SCIUTTO: Sanjay, progress? We don't want to get ahead of ourselves, but progress in the search for a vaccine, some entering smaller trials at this point. How hopeful are you that you do have a workable vaccine perhaps by the end of the year, the beginning of next year, the hopeful timeline that even Dr. Fauci has talked about. And does a changing virus mean that the vaccine could not be as effective?

GUPTA: The answer to the last part of the question, the mutation thing, I don't think so. I don't think it's mutated enough to potentially make a vaccine more problematic.

With regard to the first part of your question, Jim, I'll preface by saying this. This has been a difficult story to recover as a reporter. So much of what we have learned about the vaccine development has come in the form of press releases, often times from the companies themselves, or what we call preprints, things that have not actually been peer reviewed.

There's only been one peer reviewed paper that we have found out of China with regard to vaccine development. So that's made this difficult to cover. Having said that, I am optimistic, and that's in part because I talk to these researchers on a regular basis.

I understand where they are with their trials. We won't know until we actually have a vaccine. There's obviously been diseases and infections for which we have never developed vaccines, such as HIV.

But I think, you know, you heard Francis Collins come out today, head of the N.I.H., and basically say we're going to have this by the end of the year. I was surprised that they're being that sort of dogmatic. Dr. Fauci has said the same thing.

So, certainly you have to weigh that into our optimism. Just about everybody on the planet wants this, and I'm optimistic. But I would like to see the data. I'm still surprised we haven't seen a lot of data around this.

SCIUTTO: Sanjay, Professor Haseltine, good to have you both on tonight. Sobering commentary, but it is good to have folks who know what they're talking about. Thanks very much.

Next, a closer look at how this is hitting hospitals and more as well from Dr. Fauci. His answer when asked whether he thinks we are winning or losing this battle.

Also, the politics of a President who would rather fight a war on behalf of statues of dead people, some of them traitors against their own country, than real life Americans.

David Axelrod, Maggie Haberman -- they will join us tonight on 360.



SCIUTTO: Welcome back. What the President today called temporary hot spots, the C.D.C.'s new forecast tonight says are contributing to a projected death toll of nearly 148,000 Americans in just a matter of weeks, by the 25th of this month in fact.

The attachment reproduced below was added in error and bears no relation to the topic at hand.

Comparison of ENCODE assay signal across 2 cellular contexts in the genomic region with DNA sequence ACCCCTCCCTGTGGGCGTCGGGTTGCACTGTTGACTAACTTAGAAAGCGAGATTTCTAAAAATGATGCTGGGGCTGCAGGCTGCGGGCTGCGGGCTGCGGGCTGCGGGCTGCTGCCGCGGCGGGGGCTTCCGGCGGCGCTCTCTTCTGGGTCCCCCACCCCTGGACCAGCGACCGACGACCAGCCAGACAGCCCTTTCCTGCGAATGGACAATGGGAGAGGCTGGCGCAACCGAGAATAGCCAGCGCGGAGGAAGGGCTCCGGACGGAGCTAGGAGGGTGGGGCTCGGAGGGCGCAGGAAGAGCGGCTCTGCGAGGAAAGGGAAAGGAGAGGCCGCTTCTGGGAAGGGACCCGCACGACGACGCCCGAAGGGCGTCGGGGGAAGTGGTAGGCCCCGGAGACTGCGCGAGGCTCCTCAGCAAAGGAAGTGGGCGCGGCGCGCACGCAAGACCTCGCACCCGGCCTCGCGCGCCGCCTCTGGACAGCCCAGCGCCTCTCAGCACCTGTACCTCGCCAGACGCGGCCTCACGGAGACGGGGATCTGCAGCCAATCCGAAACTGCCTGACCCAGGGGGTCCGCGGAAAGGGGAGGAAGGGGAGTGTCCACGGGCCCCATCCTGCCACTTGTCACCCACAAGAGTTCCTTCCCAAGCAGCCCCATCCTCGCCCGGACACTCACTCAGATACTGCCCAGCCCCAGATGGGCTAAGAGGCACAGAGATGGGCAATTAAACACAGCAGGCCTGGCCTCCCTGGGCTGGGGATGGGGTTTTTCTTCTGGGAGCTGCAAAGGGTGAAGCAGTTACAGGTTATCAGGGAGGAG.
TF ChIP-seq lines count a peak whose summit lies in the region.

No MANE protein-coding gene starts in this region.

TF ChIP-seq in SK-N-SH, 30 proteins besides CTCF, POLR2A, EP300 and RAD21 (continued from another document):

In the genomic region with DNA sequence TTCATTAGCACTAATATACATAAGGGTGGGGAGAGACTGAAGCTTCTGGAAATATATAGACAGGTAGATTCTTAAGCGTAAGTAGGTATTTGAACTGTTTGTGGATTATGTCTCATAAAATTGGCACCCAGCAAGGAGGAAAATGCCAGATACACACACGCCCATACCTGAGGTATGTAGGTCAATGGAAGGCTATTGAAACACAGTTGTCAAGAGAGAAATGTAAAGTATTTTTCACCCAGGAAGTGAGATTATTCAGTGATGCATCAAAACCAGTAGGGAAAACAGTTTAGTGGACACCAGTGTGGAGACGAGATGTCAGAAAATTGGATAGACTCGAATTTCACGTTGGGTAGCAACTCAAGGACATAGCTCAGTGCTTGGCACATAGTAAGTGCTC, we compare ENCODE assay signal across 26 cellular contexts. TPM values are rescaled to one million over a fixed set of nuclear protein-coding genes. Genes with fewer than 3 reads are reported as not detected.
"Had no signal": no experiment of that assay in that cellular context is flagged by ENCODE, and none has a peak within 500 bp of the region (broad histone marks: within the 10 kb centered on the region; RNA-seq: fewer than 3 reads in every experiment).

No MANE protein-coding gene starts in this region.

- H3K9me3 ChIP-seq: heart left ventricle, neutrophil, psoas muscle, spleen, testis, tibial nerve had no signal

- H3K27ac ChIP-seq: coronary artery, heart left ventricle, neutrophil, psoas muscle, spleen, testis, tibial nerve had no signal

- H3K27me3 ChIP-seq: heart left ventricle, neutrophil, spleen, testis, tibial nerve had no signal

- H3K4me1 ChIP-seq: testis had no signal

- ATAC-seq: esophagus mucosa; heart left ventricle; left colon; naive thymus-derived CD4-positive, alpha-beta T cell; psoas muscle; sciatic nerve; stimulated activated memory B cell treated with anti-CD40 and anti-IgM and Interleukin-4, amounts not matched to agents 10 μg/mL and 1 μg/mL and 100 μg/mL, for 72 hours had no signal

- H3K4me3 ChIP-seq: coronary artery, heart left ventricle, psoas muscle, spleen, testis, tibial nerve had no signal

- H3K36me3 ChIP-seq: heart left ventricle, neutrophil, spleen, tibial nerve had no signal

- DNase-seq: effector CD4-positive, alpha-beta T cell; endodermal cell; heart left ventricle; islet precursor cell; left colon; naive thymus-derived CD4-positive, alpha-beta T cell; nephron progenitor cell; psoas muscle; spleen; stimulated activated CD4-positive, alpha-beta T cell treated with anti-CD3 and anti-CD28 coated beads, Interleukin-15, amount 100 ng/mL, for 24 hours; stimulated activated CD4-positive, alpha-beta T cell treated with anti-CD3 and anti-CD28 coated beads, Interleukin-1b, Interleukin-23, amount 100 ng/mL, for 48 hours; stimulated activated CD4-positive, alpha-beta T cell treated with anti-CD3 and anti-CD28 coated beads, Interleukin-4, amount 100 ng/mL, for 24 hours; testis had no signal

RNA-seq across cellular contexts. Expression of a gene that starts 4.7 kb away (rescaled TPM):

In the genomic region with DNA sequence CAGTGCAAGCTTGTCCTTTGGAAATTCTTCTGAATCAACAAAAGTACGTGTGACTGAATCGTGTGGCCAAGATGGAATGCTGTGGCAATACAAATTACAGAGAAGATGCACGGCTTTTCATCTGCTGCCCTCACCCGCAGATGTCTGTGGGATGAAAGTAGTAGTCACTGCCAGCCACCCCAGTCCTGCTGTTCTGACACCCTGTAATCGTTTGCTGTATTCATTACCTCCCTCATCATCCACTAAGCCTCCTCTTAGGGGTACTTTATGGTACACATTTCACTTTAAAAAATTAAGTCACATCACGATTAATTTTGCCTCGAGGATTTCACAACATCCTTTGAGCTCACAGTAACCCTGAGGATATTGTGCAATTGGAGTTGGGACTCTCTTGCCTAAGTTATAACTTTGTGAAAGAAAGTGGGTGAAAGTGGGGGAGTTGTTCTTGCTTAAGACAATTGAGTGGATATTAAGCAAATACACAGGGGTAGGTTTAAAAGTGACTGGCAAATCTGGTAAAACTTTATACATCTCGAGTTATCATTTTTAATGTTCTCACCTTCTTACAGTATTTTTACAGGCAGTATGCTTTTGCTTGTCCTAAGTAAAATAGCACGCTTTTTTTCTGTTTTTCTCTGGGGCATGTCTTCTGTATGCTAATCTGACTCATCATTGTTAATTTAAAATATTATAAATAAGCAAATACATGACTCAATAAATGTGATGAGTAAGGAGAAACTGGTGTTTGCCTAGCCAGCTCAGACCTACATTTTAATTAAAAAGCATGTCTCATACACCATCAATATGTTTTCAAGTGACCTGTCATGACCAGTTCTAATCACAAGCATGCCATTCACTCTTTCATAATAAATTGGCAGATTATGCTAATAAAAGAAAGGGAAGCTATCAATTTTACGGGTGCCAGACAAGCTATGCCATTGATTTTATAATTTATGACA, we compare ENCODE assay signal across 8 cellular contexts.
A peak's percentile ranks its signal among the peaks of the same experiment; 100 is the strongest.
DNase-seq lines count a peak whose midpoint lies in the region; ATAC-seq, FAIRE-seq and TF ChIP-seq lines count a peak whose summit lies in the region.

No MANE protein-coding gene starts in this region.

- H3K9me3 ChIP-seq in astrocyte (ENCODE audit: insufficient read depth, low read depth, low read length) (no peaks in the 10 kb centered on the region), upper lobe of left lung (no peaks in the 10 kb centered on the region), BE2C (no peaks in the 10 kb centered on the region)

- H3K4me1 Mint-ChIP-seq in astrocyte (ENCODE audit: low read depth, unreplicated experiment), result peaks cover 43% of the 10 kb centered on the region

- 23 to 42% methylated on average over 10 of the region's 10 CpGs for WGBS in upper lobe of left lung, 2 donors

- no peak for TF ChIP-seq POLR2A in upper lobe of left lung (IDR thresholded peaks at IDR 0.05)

We'll be joined once again shortly by our medical and public health professionals. First though, a closer look at how this is all unfolding at the ground level in the states and hospitals that are now getting hammered really by this outbreak. Here is CNN's Jason Carroll.


JASON CARROLL, CNN NATIONAL CORRESPONDENT (voice over): Just today, Florida hit a record high, 10,000 new positive cases in the state. Tonight, this message from Coronavirus Taskforce member, Dr. Deborah Birx to all young Floridians.


DR. DEBORAH BIRX, WHITE HOUSE CORONAVIRUS RESPONSE COORDINATOR: So we're asking for everyone under 40, that if you were in a gathering, please go and get tested. Please wear a mask.


CARROLL (voice over): In Texas, Governor Greg Abbott has issued an Executive Order, requiring Texans in counties with 20 or more COVID-19 cases to wear face coverings in public.

Doctors there, overwhelmed by the number of COVID patients. So many in stop parts there are wait lists for ventilators.


DR. JEFFREY DELLAVOLPE, PULMONARY PHYSICIAN, SANDERS: ANTONIO METHODIST HOSPITAL: I've got 10 calls, all of whom young people who otherwise would be excellent candidates to be able to put on ECMO. They are so sick that if they don't get put on, they don't get that support, they're probably going to die. I have three beds.


CARROLL (voice over): At least 23 states have changed or paused reopening plans due to spikes in COVID cases. The nation's top disease expert, Dr. Anthony Fauci told the BBC some states may have reopened too soon.


FAUCI: In the United States, even in the most strict lockdown, only about 50 percent of the country locked down. That allowed the perpetuation of the outbreak that we never did get under very good control.


CARROLL (voice over): Another top U.S. official testified before the House today and said the increase in numbers across the country is due to new cases, not new testing.



ADMIRAL BRETT GIROIR, H.H.S. ASSISTANT SECRETARY: There is no question that the more testing you get, the more you will uncover. But we do believe this is a real increase in cases because of the percent positivities are going up. So, this is real increases in cases.


CARROLL (voice over): For now, New Jersey is continuing some of its reopening efforts. Casinos opened their doors today.

Dr. Fauci was bluntly asked today if the U.S. is winning the war against coronavirus.


QUESTION: You've been lose thing battle, haven't you, recently?

FAUCI: Admittedly yes, we have. We cannot give up because it appears that we're losing the battle.


SCIUTTO: Jason Carroll joins us now. Jason, one of the more alarming stories, what are known as quote "COVID parties," unquote. Tell us what they are, because they sound insane.

CARROLL: Yes. I mean, it's really disturbing. I mean, you look at what happened in Rockland County just about an hour outside of New York City where investigators are looking into a cluster of COVID cases linked to a party.

Tuscaloosa, Alabama, where city officials say that they've been holding COVID parties there. And apparently, Jim, what happens is, you go there, you get a cash prize if you can prove you were the first person to contract the virus after going to the party.